I am confused between the 20 & 23 jet burners as it appears the 23 jet one’s are rated at 175,000 BTU’s and the 20″s are rated at 200,000 BTU’s. (It must have something to do with the orifice size. I use a #74 reamer to clean my burners so it you do the math 20 x #74 orifice)

    My question is where did you purchase your burners and do you really know if they put out 175,000 BTU? I had found prices from $44 to $144 but can not locate the $44 dollar place anymore.

    Happy brewing!!!

  5. gbrewer says:

    I purchase my jet burners from topfoodservice.com. You may need to tighten some of the jets when they arrive on the burner but I have not had any problems with them.

  6. RandyBurleson says:

    Thanks for posting this info.
    I am still debating not only between the Banjo and the Jet burner but if I go to the Jet burners should I get the 10 tip or the 23 tip. I have read that the 23 tips are a little hard to control the flame on the propane version. Some think that the 10 tip is more than sufficient.
    I wil be trying a HERMS set up where the heat exchanger is in the HLT so I need good flame control there so that I can regulate the temp easily.. The Boil kettle could be bigger I suppose.
    The Mash Tun is a cooler and I am using the HERMS heat exchanger so I don’t need a burner for the Mash Tun. What would give me the best flame control for the HLT/HERMS heat exchanger?

  7. Chris says:

    Thanks for sharing your build information. It is very helpful to those of us attempting the dame.

    I have a Honeywell controller and will be using my BCS PID to control the burner for the HLT. However, in reviewing the Jet Burners from TopFoodService.com, they make no distinction of High or Low Pressure. Other sites show Low Pressure models for Jet Burners, but they are two to three times the cost. Does it matter with Jet Burners if they are ported for High or Low Pressure? (Propane)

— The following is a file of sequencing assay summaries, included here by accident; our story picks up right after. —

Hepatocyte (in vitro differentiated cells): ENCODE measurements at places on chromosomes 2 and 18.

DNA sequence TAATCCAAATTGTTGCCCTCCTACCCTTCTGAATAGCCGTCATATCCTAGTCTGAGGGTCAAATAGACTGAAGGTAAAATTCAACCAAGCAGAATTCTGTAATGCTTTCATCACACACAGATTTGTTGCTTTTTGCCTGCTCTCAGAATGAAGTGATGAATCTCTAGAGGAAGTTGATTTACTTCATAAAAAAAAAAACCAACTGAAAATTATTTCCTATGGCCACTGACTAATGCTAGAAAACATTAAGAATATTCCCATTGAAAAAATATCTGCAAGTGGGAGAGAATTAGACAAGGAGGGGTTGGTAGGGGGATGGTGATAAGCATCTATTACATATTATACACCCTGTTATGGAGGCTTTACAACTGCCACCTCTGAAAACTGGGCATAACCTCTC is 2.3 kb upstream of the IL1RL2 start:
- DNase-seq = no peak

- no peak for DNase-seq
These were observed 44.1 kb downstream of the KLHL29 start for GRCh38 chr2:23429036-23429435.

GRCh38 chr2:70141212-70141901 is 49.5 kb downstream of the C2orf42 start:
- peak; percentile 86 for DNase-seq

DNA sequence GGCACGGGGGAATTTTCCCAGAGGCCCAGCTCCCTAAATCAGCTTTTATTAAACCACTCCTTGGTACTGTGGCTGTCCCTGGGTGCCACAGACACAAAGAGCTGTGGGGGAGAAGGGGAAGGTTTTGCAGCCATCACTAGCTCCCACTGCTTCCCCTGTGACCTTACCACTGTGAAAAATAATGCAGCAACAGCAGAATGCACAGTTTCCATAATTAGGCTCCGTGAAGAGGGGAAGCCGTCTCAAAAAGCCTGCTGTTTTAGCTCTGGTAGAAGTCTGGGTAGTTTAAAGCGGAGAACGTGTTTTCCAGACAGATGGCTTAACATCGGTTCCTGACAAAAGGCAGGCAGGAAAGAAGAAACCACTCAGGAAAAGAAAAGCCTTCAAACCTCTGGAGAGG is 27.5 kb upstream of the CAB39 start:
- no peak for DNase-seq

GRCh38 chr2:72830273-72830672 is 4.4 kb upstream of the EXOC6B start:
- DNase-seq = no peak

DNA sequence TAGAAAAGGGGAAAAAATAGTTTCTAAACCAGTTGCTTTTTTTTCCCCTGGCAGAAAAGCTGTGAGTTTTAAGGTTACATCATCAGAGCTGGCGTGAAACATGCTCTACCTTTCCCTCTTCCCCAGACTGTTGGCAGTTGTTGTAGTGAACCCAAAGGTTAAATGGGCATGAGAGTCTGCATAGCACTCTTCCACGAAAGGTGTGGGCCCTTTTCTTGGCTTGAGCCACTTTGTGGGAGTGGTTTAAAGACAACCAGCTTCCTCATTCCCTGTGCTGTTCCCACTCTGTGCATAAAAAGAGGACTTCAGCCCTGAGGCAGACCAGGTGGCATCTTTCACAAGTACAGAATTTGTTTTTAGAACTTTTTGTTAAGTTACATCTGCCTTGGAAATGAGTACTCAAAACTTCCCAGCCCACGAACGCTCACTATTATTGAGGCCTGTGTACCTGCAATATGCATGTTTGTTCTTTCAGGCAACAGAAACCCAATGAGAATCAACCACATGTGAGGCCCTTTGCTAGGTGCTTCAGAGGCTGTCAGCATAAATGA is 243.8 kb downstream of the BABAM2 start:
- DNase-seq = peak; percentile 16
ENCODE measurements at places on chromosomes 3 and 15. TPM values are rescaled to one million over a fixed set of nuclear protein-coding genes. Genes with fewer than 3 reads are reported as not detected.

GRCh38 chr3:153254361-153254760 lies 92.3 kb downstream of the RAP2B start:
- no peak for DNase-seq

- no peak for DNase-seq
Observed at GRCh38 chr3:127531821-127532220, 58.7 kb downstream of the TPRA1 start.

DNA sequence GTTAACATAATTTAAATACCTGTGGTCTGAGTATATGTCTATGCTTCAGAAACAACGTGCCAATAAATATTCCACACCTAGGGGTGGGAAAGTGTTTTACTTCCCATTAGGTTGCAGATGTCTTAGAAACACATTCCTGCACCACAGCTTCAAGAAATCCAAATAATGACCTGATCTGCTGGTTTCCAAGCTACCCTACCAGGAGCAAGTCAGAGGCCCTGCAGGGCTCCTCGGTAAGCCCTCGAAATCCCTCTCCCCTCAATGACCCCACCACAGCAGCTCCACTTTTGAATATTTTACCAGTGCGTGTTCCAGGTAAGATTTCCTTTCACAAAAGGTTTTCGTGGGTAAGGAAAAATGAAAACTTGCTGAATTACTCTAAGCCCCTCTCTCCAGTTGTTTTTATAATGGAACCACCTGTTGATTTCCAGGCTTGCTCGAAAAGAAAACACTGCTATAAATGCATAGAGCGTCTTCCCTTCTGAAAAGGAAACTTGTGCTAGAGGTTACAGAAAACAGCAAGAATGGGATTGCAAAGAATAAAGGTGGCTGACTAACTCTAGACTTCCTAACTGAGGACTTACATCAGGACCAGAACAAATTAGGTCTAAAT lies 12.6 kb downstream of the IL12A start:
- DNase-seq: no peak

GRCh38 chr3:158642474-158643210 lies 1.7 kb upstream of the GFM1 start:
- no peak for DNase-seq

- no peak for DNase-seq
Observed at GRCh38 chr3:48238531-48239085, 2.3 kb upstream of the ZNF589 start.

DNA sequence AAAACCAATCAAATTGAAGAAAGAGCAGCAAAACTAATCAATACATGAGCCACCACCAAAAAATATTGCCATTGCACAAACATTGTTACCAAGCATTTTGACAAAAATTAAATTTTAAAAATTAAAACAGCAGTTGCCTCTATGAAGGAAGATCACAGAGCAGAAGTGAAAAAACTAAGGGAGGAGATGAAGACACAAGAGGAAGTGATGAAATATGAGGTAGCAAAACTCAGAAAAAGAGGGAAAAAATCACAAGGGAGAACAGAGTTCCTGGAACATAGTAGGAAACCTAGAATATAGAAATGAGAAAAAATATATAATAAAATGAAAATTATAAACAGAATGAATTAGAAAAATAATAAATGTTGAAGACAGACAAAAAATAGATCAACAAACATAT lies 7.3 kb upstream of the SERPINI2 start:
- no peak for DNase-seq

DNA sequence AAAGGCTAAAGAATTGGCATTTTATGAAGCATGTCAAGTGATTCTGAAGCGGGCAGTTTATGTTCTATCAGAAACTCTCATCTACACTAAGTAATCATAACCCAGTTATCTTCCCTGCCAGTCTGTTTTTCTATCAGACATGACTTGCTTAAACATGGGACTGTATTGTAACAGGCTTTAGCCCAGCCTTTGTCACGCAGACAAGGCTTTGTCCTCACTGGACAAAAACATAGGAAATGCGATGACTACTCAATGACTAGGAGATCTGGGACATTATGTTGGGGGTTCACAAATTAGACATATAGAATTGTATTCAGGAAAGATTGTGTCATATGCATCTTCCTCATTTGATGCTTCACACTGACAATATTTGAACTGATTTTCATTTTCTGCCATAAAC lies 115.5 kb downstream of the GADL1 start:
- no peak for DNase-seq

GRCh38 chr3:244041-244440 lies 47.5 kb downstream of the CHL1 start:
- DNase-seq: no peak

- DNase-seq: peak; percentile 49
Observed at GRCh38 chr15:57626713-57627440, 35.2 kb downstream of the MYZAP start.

If you have your paperwork from your purchase, could you please share the exact the model that you purchased? After seeing your in action on the video, I would be happy to have the exact same burner you show.

    Thanks again for all of the valuable information. Cheers!

  8. gbrewer says:

    Chris,

    If I were to do this again, I would select the burners in this link. http://bayouclassicdepot.com/618lp-10-jet-propane-jet-burner.htm
    They are the perfect size for home brewing. If you chose to order from Top Food Service, just order one that is for the appropriate fuel. If you are using propane, make sure you order the LP version. It will work with you Honeywell controller. When I build another sculpture, I will be using the burners in the link I provided with my gas valve.

    I’m not in any way affiliated with Bayouclassicdepot.com nor do I know how they rate as a company. The price seemed competitive and this is really the more appropriate burner.

    Eric